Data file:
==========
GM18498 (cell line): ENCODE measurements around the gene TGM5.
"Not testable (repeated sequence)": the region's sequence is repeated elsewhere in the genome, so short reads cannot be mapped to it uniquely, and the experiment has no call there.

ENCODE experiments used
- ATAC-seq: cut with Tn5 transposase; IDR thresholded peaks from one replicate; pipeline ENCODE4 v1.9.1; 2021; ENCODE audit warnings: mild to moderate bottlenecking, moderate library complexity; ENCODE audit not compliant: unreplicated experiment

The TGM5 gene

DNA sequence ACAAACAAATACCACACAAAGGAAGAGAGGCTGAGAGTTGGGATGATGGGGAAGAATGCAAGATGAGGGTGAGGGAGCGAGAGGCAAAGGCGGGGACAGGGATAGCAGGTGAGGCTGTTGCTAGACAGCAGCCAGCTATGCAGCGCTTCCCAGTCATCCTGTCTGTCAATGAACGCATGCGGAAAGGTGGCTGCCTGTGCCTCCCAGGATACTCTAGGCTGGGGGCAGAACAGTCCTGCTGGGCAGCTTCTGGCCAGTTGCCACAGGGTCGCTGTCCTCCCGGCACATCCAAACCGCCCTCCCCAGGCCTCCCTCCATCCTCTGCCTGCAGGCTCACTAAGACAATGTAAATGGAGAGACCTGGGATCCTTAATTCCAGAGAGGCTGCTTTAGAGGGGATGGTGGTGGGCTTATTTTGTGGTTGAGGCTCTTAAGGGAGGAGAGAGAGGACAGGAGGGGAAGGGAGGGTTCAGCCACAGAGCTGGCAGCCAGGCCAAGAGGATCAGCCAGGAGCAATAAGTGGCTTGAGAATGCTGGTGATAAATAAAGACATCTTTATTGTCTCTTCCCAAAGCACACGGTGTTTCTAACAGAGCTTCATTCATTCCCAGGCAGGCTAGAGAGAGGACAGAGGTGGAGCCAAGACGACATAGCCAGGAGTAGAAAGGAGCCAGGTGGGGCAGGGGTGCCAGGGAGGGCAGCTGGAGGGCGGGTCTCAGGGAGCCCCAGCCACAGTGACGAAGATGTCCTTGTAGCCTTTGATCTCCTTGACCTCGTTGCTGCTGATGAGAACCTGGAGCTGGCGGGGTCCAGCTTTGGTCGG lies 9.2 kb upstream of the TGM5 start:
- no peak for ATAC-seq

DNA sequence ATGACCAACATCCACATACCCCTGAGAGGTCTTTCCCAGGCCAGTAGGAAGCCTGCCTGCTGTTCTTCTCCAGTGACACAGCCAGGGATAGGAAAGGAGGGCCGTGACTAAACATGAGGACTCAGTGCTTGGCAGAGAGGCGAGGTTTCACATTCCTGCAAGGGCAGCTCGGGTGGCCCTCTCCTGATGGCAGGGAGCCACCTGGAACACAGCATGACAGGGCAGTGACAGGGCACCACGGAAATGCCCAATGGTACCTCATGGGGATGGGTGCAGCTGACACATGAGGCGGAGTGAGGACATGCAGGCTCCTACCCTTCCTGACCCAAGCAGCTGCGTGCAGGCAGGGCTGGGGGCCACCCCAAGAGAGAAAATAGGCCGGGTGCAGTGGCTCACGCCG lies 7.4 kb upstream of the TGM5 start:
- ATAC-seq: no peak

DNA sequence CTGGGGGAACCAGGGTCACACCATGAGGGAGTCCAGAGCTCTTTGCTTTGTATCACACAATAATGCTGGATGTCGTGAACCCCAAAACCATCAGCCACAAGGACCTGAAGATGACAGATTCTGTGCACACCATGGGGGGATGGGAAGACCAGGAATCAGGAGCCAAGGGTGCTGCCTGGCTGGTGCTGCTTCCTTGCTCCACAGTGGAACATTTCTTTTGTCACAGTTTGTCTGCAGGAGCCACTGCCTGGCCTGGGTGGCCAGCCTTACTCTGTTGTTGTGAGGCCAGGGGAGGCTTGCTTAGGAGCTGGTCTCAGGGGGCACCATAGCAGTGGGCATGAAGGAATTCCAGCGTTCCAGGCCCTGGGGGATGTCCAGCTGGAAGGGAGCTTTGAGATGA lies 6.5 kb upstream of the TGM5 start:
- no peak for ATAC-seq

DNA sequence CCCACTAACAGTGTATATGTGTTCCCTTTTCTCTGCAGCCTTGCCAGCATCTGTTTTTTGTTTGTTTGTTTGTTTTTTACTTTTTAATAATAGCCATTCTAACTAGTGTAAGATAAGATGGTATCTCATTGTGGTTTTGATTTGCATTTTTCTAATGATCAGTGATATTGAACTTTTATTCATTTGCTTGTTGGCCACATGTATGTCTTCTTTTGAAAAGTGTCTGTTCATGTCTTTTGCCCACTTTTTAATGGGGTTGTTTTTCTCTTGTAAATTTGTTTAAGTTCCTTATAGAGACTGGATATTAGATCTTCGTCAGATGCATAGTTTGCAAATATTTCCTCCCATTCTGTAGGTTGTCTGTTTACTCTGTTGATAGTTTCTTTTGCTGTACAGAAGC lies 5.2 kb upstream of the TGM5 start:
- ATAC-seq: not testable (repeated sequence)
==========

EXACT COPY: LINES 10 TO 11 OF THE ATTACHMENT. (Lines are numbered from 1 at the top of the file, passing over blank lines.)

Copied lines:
DNA sequence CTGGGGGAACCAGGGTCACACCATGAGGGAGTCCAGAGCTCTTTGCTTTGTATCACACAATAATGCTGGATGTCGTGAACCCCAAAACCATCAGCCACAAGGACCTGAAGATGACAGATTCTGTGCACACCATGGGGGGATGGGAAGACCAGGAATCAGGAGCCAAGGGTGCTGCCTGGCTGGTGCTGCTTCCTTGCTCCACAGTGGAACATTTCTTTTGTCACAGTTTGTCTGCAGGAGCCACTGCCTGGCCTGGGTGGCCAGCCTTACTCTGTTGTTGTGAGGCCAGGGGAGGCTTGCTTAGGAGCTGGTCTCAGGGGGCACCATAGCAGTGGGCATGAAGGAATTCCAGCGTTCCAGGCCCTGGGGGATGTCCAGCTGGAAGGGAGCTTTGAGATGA lies 6.5 kb upstream of the TGM5 start:
- no peak for ATAC-seq